Summary: A look at what love is and is not in the context of the church in Corinth.
Today we are going to be talking about one of the most well known passages in the Bible that deals with love. 1 Corinthians 13:4-13, “Love is patient, love is kind. It does not envy, it does not boast, it is not proud. It is not rude, it is not self-seeking, it is not easily angered, it keeps no record of wrongs. Love does not delight in evil but rejoices with the truth. It always protects, always trusts, always hopes, always perseveres. Love never fails. But where there are prophecies, they will cease; where there are tongues, they will be stilled, where there is knowledge, it will pass away. For we know in part and we prophesy in part, but when perfections comes, the imperfect disappears. When I was a child, I talked like a child, I thought like a child, I reasoned like a child. When I became a man, I put childish ways behind me. Now we see but a poor reflection as in a mirror; then we shall see face to face. Now I know in pat; then I shall know fully, even as I am fully known. And now these three remain: faith, hope and love. But the greatest of these is love.”
This is such a beautiful passage but it is also so miss-understood. It’s one of those passages that we read a weddings, or like today when we’re getting ready to celebrate Valentine’s day. But this chapter is more than something nice to read at weddings, it is an argument against self-centered spirituality. See to understand this chapter you have to understand it’s context. The rule that we quote around here is that the text, without the context is a pretext.
Without the context this passage is a beautiful narrative on love, and it is eloquent enough to stand alone. But when you put it into the proper context, what you have is an even more beautiful passage that shows the true value of love. The first thing you have to do to understand this passage is to look back at 1 Corinthians 12. This chapter deals with the concept of Spiritual gifts and especially the gift of speaking in tongues. In that chapter Paul also writes about the church being a body and that all of us need each other. It is a celebration of our individuality because God made all of us different so that we could all accomplish the different tasks that God has for us. Where we are different we need to celebrate that God has made us so that we can accomplish many tasks for Him not just a few.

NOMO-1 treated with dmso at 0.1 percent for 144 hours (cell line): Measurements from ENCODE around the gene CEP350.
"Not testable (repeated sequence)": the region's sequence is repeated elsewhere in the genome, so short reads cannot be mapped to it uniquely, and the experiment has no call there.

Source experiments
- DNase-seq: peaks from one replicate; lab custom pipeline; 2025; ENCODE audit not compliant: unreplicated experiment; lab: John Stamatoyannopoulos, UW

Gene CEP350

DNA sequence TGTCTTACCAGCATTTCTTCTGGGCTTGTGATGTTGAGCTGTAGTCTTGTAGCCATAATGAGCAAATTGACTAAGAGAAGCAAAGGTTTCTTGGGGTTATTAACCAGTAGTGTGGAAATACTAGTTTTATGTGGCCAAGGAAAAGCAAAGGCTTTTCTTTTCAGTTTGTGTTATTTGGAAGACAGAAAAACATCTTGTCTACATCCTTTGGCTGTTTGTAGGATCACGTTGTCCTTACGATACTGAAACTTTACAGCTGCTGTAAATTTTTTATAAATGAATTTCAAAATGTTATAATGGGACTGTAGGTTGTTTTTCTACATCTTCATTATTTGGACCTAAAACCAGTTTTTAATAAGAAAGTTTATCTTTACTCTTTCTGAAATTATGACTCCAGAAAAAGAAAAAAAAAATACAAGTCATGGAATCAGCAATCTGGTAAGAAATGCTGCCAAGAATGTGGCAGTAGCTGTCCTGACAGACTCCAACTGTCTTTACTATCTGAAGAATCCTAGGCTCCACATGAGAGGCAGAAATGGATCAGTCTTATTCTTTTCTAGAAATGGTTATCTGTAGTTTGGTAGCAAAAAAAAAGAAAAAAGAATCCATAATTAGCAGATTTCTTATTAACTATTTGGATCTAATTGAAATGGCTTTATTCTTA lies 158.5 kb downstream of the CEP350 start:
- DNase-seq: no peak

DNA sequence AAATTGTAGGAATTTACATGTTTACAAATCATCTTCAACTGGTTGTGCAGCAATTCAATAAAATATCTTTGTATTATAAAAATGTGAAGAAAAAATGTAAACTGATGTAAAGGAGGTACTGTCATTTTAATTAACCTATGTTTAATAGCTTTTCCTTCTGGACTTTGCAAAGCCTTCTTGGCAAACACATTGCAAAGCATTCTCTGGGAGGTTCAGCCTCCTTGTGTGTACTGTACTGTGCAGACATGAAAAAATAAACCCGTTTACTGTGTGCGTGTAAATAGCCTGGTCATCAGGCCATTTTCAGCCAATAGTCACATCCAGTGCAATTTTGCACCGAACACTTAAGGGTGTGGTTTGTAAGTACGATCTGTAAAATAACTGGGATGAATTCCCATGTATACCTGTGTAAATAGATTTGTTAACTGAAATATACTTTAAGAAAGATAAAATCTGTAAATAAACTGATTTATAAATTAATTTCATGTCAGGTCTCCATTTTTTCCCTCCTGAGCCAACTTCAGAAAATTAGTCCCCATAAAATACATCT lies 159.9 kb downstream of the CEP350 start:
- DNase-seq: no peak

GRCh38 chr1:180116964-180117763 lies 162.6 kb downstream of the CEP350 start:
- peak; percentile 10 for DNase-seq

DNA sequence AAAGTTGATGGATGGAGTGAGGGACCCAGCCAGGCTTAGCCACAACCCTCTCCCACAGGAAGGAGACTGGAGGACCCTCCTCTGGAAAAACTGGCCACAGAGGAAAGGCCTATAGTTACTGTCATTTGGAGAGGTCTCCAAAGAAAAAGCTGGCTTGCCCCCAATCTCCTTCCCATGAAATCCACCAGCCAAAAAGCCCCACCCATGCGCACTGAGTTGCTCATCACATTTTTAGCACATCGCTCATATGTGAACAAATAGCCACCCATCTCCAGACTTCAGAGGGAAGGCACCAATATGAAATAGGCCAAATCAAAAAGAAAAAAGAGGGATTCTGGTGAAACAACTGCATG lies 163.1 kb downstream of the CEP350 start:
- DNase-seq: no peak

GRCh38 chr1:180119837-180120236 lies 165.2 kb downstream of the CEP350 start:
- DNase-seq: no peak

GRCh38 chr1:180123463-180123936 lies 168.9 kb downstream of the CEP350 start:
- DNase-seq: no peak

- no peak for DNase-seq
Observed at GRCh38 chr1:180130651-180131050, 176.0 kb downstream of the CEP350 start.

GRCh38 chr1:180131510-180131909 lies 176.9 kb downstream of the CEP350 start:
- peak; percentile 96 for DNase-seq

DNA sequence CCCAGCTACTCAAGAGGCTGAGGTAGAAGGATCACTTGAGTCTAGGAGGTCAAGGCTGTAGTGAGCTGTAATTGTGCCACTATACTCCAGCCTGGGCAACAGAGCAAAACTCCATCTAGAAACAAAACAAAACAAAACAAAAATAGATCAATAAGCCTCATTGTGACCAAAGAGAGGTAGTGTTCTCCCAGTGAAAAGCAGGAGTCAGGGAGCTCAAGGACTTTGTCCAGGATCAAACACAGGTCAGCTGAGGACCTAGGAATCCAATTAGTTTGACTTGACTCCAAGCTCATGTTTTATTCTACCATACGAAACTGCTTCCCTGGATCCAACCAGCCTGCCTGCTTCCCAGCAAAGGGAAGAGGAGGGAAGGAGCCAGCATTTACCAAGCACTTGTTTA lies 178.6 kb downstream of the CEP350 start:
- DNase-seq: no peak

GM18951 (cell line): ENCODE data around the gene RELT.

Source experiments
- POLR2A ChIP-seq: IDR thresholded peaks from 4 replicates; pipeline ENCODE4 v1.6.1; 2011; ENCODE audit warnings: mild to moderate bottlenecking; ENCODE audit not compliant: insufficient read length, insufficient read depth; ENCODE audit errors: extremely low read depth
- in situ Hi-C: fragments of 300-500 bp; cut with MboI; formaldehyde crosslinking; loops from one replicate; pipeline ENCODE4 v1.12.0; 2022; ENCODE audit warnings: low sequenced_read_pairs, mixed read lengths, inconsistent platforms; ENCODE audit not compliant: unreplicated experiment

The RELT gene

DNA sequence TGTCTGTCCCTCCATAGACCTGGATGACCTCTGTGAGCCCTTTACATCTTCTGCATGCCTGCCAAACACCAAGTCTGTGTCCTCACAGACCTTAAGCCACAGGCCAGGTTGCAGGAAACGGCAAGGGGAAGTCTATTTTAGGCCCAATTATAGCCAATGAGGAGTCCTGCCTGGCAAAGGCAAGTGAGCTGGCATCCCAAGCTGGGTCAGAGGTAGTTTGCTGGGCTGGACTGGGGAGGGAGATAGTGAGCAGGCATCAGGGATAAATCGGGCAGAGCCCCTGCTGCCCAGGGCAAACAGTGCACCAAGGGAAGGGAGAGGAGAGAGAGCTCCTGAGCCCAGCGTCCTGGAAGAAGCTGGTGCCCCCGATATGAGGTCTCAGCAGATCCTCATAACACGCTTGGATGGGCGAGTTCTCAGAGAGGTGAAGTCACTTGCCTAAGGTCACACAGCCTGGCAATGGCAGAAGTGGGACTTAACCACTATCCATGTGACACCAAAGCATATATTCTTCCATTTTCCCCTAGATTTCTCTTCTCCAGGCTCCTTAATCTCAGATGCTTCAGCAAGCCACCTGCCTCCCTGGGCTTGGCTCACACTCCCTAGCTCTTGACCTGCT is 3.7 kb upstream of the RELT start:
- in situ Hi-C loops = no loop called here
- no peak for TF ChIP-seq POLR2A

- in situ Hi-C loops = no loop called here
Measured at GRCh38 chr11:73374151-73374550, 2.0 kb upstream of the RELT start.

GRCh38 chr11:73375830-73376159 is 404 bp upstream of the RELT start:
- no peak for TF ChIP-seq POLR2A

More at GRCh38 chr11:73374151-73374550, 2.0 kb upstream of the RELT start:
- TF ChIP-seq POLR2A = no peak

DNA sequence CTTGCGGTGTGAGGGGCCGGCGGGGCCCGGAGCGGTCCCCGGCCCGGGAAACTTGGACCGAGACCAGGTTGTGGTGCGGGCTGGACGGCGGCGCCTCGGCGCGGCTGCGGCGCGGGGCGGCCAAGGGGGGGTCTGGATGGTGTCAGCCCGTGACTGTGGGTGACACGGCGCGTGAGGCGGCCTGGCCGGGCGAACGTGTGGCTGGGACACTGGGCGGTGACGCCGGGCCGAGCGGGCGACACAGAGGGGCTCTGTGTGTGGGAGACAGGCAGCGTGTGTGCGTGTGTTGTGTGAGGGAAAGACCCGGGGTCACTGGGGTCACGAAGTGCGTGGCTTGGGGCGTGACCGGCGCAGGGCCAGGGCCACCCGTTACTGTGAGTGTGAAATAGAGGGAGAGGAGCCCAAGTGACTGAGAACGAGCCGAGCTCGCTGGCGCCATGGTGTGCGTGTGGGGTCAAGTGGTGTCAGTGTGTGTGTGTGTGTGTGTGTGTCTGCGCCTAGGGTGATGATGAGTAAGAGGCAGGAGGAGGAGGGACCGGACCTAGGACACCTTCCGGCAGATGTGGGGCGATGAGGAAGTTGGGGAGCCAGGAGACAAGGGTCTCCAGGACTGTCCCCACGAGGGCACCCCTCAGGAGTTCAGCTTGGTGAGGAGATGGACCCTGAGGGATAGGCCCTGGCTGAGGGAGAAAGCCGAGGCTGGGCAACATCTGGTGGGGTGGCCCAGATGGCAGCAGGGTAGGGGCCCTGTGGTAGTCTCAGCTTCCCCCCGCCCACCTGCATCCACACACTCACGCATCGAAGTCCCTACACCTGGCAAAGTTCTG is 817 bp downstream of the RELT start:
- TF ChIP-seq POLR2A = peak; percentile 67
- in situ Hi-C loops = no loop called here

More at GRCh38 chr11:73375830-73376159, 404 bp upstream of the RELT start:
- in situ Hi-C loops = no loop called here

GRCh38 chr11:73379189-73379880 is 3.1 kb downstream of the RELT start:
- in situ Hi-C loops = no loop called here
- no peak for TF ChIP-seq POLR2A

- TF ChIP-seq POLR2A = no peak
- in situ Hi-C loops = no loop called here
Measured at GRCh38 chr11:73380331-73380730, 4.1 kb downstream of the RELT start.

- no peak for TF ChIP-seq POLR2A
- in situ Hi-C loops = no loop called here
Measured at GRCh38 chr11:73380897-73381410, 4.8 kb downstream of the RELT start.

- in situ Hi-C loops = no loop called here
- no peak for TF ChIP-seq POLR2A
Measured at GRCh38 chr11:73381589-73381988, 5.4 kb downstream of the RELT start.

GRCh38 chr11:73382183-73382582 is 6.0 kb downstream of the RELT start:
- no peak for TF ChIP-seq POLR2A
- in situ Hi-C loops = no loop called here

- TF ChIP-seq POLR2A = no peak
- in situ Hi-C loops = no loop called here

But you have to understand that there is a reason that Paul is writing this stuff to the church. The reason that he is writing is because the opposite is happening in the church. People aren’t taking their spiritual gifts and thanking God for them and using them for His glory. People also weren’t looking at others who were different from them and appreciating those differences, with all of the strengths and weaknesses that come from our uniqueness. The exact opposite was happening.
You had people in the church who were putting themselves ahead of others because of the spiritual gifts that they had. The most obvious one of these was tongues but there were others. So Paul begins to remind them that we all of spiritual gifts, if you are a follower of Christ then there are area’s that He is going to gift you in to serve Him with. Because the source is the same, so is the value of the gift. It’s not something that we should compare to other people, because the source is the same and we should use them to put the focus on him.